From AI hype to operational achievements
SHIFT’s Friday program looked beyond the hype and into what it takes for artificial intelligence to be truly useful. The program culminated in an online keynote by “the father of deep learning”, Yoshua Bengio. Following his talk, Luka Crnkovic-Friis from Peltarion, Christian Guttmannfrom Tieto and Peter Sarlin from Silo.AI joined Bengio on stage for a panel discussion.
Used right, AI can yield significant operative advantages in business. It can recognize new patterns and irregularities or predict likely effects and outcomes. It can also help to create entirely new business and improve the production and delivery chains of existing products and services. However, none of this will happen unless the use case, tools and user skills are aligned.
“Most companies today, while dazzled by the promise of artificial intelligence, struggle to put AI tools born from research environments into action,” Oliver Molander from Peltarion describes the situation. “For AI to be usable to the many it needs to be able to solve real-world problems. It must be made operational. That is, usable and affordable – the data science expertise required to use many tools is scarce and very challenging to recruit.”
According to Bengio, there are still challenges to solve in implementing AI solutions in order to harness its full potential. “AI entering new organizations is mostly slowed by a lack of trained experts and organization or access to appropriate data,” Bengio says. Companies should work on their knowledge capital and on collecting relevant data. Molander agrees that companies need to learn the fundamentals of AI, and notes that AI doesn’t solve everything. Companies need to be able to make choices: use cases to fit the actual needs, tools to fit the company’s projects.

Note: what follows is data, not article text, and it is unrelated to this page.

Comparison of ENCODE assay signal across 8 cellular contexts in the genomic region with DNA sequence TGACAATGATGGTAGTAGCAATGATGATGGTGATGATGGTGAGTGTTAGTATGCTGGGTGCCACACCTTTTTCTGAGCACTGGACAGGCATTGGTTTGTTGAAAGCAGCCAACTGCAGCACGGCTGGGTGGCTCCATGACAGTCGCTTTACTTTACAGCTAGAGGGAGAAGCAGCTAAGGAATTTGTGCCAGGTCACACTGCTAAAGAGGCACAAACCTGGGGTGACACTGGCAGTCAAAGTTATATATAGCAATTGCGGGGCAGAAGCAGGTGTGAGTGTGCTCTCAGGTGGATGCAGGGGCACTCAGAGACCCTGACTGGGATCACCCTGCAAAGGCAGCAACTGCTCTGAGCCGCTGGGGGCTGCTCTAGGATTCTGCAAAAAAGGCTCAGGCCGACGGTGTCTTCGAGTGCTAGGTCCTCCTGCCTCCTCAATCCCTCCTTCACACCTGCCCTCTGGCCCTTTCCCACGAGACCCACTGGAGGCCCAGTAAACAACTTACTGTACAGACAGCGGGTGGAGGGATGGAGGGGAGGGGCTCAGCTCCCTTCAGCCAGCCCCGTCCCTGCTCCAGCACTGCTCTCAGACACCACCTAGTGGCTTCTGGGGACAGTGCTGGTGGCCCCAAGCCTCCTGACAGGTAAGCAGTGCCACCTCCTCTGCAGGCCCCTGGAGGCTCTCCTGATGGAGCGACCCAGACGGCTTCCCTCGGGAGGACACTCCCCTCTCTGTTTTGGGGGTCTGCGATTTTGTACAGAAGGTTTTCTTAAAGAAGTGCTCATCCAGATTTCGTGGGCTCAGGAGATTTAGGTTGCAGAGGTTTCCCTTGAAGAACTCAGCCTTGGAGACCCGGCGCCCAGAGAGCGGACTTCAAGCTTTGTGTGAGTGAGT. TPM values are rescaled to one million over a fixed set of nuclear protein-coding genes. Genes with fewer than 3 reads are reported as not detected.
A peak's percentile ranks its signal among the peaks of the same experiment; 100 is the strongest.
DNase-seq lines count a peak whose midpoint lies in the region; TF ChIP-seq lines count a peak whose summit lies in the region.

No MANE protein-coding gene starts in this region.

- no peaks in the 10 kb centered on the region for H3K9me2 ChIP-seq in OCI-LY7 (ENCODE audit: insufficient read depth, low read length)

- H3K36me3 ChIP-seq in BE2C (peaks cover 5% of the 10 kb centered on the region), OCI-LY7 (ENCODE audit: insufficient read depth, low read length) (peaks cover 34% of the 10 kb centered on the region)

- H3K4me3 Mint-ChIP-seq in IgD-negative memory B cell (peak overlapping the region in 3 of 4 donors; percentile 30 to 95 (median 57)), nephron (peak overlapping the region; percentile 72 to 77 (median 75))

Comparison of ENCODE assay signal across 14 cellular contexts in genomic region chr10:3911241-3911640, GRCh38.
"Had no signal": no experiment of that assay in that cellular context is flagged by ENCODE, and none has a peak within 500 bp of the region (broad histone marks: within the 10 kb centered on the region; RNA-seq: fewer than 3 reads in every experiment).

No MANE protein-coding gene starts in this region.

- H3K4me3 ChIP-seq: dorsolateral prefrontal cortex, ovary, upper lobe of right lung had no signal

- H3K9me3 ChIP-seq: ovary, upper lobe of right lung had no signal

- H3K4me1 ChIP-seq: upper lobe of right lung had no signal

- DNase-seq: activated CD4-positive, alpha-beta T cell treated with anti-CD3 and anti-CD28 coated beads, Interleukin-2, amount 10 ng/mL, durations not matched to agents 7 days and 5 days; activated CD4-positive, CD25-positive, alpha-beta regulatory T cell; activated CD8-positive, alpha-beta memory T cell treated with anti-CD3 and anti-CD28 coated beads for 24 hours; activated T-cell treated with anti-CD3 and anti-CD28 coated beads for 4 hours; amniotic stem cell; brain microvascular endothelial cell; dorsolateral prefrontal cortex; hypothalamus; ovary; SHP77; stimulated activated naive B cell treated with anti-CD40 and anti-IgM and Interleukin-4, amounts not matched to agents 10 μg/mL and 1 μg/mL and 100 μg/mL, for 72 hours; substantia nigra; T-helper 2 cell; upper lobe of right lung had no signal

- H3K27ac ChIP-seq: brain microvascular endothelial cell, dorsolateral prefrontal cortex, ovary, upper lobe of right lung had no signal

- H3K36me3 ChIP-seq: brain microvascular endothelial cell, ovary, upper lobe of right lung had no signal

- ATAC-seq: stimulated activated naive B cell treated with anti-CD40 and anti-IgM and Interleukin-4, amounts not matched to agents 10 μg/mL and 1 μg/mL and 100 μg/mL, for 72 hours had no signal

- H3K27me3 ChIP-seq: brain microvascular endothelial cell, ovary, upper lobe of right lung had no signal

Bengio also encourages companies to increase in-house knowledge and brings up the importance of partnerships: “Make sure relevant data is collected and organized to enable its use by machine learning. Recruit experts and train current personnel appropriately. Connect with outside organizations (e.g. startups, universities) which can help. Plan appropriately, including capital costs of computing, recruitment, and future data collection.”
The concluding panel on Friday afternoon dug into the key practical challenges and solutions. AI indeed does not solve everything, and at the moment the challenges in implementing it have less to do with the algorithms themselves and more with the availability of data and the suitability of tools, as Bengio and Molander had noted before. Additionally, the gains of AI are not the same for everyone, and companies looking to use it need to identify their own needs and use cases: does the technology have a core function, or a supporting one?
A key part of SHIFT’s mission is to provide companies with high-quality training and help them find partners who can complement their in-house know-how when employee training is not an efficient solution. Echoes of this could be heard in the panel discussion as well: aiming for profit and more knowledge, no one should attempt to reinvent the wheel. Instead, companies should make full use of existing resources – and partnerships.